The history of the Roman site at Potaissa is closely connected to the legionary base of the V Macedonica legion garrisoned here during the early stages of the Marcomannic Wars, around 170 AD, remaining there until the abandonment of the province during the latter part of the 3rd century. The legionary fortress situated on Fortress Hill (“Dealul Cetății” in Romanian) has an estimated inner area of around 23 ha, and has been the site of systematic archaeological research for many decades. As a result, Potaissa is the best known legionary fortress in Roman Dacia, represented by an archaeological park featuring the conserved remains of the headquarters building (principia), the grain storage (horrea), the Western Gate, the curtain and north-western bastions, the waste canal from the north-eastern corner and the bath complex. Potaissa was the most important military settlement from the northern part of Dacia. It was recorded on the Tabula Peutingeriana (Seg. VIII) as Patavissa, situated between Salinae (today Ocna Mureș) and Napoca (Cluj-Napoca). It had a typical medium-sized legionary fort layout, with four gates and the principia at the intersection between via praetoria and via principalis. Its inner space was judiciously used, in order to ensure the livelihood for over 5000 soldiers. With an estimated population of circa 20,000 inhabitants, the civilian settlement received the status of municipium from the emperor Septimius Severus, together with the ius Italicum.

The ruins of the legionary fort were still visible in Medieval Ages. From this point on, the stones from the Roman fort were used by the inhabitants for the construction of many buildings in the centre of Turda. Within the fort, archaeological excavations have revealed numerous ancient artefacts, such as sculptures, architectural pieces, mosaics, inscriptions, coins and other small finds, included nowadays in national museum collections (also in the local museum of Turda) or international ones, many of them in Budapest or Wien.

The History Museum of Turda was founded in 1943 and is housed today in a beautiful 15th century building that was Turda’s Salt Mines Custom House and later on the temporary residence for the Princes of Transylvania. The artefacts exhibited in the museum reflect the evolution of the communities that lived in this part of Transylvania in terms of historical, archaeological, artistic, architectural, scientific, cultural and religious life.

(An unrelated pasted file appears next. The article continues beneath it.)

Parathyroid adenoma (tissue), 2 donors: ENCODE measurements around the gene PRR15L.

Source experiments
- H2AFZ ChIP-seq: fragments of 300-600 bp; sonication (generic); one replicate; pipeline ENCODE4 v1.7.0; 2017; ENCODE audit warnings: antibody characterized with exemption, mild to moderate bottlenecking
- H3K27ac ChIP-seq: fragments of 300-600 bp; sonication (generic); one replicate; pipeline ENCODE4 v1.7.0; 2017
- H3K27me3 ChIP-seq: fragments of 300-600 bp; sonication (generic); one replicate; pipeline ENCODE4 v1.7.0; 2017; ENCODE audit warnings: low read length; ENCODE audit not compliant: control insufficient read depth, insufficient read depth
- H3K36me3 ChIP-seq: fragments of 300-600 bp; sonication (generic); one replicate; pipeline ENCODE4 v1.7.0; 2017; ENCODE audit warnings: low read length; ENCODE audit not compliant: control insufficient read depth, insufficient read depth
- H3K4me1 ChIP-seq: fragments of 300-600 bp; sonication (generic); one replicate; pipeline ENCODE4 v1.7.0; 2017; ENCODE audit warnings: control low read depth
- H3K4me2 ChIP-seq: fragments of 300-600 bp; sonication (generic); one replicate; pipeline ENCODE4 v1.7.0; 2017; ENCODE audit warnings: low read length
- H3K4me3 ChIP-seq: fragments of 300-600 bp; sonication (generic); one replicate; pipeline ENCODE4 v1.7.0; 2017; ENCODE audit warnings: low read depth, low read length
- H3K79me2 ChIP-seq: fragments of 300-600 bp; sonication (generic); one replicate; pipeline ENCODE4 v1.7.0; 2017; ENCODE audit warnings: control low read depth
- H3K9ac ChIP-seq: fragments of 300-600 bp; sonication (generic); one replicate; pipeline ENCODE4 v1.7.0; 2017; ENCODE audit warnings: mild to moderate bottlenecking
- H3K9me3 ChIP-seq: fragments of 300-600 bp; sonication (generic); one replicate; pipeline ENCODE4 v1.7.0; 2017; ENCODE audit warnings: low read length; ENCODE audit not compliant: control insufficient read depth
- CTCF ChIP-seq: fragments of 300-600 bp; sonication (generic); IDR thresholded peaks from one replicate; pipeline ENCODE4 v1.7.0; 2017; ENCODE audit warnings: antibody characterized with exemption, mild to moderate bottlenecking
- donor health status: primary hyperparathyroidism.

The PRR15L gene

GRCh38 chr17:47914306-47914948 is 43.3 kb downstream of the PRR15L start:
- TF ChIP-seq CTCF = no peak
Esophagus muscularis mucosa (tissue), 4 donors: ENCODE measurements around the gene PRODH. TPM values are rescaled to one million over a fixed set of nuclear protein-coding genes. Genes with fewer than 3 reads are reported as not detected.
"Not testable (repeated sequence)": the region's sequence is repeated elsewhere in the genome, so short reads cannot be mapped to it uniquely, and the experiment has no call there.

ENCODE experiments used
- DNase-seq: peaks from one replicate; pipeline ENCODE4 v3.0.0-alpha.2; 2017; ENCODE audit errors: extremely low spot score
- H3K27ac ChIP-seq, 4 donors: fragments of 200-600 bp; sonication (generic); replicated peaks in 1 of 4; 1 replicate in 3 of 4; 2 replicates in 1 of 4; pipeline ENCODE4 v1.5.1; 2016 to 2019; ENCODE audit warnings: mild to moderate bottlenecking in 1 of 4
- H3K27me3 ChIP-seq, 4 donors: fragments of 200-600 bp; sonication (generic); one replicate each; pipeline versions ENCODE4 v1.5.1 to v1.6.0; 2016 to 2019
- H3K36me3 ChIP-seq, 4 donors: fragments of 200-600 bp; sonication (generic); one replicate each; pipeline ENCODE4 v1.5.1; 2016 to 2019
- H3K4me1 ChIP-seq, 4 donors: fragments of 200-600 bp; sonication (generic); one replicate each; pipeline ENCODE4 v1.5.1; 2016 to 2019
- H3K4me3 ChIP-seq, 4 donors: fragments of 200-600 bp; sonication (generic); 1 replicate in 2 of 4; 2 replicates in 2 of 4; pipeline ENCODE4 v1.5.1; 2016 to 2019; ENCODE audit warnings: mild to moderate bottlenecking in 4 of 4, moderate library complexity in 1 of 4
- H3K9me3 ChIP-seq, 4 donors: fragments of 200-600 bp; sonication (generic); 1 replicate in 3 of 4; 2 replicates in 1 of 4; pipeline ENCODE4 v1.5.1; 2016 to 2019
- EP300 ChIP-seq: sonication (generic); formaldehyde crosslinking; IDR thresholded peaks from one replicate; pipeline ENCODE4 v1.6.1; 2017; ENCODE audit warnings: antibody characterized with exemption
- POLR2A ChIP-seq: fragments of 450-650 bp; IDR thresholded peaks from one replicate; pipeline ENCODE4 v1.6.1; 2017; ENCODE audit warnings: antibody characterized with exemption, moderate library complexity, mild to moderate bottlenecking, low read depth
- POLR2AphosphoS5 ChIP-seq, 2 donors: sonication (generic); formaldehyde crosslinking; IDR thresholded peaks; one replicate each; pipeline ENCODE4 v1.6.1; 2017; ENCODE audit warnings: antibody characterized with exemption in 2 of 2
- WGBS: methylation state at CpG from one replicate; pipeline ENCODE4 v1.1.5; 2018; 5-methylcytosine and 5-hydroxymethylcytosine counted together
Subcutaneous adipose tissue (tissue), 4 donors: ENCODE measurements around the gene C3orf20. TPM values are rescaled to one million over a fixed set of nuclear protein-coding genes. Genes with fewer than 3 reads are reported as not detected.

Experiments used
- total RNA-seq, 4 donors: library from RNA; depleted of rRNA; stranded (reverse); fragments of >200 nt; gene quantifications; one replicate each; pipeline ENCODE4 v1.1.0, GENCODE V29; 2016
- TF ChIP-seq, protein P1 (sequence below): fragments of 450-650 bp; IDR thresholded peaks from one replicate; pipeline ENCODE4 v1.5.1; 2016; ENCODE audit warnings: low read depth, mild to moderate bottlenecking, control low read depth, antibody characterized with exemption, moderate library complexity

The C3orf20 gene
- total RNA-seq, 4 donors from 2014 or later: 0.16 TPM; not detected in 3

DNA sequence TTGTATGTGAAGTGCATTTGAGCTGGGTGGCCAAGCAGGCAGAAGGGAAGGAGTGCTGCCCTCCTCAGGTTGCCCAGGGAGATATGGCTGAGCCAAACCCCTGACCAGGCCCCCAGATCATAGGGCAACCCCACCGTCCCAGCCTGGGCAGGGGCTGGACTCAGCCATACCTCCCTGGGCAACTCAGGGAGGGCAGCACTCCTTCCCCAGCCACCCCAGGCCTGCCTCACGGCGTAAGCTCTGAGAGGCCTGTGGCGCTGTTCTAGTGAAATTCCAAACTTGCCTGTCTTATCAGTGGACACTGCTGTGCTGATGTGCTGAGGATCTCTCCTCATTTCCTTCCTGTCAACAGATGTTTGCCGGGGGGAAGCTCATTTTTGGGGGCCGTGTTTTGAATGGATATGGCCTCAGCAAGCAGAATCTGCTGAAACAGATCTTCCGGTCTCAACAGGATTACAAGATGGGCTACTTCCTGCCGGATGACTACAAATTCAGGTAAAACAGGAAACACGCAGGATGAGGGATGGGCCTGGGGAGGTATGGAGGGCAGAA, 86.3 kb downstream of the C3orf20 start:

Salina Turda is a salt mine in the Durgău-Valea Sărată area of Turda, the second largest city in Cluj County, Romania. Salt was first extracted here during antiquity and the mine continuously produced table salt starting from Middle Ages, the mine being first mentioned in 1075, and until the early 20th century (1932). The first salt mining works on the north-western slope of Valea Sărată began in the 17th century, as evidenced by shafts in the dome of Terezia room. Shortly after, Saint Anton mine was opened, where mining activity continued until the first half of the 20th century.

Since 1992, Salina Turda has been a halotherapy centre and a popular tourist attraction. In 2008, the salt mine was modernized and improved under the program PHARE 2005 ESC large regional/local infrastructure, worth six million euros. It was opened to tourism in January 2010. The innovative look of this gargantuan amusement park seems like something out of a science fiction movie. It contains attractions like an amphitheatre, an underground lake that may be explored with paddles and rowboats, a Ferris wheel, spa treatment rooms with natural aerosols, bowling alley, mini-golf, sports field, table tennis, pool tables. The main attractions are Iosif Mine, Crivac room, Therezia, Rudolf and Gisella mines. Salina Turda was placed by Business Insider at the top of their list of the ten “coolest underground places in the world”.